Joe Crespino, chair of Emory history department, provided the background to Mr. Douglass’ “Address for the Promotion of Colored Enlistments,” delivered on July 6, 1863 at the National Hall in Philadelphia. Teresa L. Fry Brown, the Bandy professor of preaching at Emory’s Candler School of Theology, read from the speech, which underscored Mr. Douglass’ belief that fighting for the Union was fighting for the freedom of the black soldiers, adding that “the price of liberty is eternal vigilance.”
Carol Anderson, the Charles Howard Candler professor and chair of African American Studies at Emory, cited the Sept. 24, 1883 address to the National Convention of Colored Men in Louisville, Ky., in which Mr. Douglas explained why African Americans had to remain vigilant on behalf of the rights they gained with the conclusion of the Civil War. Three weeks later on Oct. 15, the U.S. Supreme Court struck down the Civil Rights Act of 1875 declaring that racial discrimination in public accommodations was not contrary to the Constitution and setting in place the Jim Crow era.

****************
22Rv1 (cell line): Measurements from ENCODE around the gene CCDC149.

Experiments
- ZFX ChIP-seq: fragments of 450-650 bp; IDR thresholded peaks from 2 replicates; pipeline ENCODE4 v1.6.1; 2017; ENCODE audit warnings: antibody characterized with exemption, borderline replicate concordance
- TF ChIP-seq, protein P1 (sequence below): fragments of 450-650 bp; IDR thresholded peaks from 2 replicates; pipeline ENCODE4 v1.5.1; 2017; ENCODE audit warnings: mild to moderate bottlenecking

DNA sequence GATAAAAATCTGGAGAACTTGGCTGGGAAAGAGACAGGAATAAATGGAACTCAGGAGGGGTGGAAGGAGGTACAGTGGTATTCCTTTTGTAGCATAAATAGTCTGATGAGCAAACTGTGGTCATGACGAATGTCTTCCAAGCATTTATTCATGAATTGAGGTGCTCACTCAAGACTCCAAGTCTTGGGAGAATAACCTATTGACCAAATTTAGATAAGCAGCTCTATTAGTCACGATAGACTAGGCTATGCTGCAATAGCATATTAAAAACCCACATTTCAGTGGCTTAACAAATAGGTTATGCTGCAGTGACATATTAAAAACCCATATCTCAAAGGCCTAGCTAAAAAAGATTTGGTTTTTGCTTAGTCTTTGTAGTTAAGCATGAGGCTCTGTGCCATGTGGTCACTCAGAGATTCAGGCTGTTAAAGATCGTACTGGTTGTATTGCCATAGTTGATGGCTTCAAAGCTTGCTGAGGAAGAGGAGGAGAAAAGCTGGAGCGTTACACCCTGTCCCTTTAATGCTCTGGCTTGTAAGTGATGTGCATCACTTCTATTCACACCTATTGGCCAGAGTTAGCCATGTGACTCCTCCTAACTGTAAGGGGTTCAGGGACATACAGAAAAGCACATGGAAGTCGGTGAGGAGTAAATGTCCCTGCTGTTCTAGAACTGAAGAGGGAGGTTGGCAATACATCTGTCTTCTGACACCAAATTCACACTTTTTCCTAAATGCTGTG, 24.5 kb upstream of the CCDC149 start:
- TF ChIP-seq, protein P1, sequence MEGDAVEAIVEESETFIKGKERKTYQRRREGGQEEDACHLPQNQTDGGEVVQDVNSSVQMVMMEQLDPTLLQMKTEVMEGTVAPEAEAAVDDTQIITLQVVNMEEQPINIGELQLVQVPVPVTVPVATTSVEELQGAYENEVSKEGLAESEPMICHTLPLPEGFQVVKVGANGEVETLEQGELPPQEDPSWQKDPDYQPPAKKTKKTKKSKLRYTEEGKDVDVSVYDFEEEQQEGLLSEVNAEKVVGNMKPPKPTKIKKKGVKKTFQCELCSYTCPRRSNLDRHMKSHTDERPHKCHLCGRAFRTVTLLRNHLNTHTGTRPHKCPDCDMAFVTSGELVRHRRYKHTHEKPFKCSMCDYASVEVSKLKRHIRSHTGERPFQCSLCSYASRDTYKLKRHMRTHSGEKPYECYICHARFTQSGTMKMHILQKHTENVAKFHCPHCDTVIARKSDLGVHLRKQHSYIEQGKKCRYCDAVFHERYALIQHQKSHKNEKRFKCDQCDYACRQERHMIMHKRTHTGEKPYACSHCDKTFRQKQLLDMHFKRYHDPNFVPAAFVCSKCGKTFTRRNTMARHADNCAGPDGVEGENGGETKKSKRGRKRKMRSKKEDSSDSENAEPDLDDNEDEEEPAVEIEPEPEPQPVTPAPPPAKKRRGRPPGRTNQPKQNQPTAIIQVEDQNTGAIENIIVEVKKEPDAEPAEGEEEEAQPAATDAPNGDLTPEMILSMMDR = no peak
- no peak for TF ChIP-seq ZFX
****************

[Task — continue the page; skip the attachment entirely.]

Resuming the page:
The address was read by Robert Franklin, the James T. and Berta R. Laney chair in Moral Leadership at Candler and the former president of Morehouse College from 2007-12. In the address, Mr. Douglass said that “Though we have had war, reconstruction and abolition as a nation, we still linger in the shadow and blight of an extinct institution.”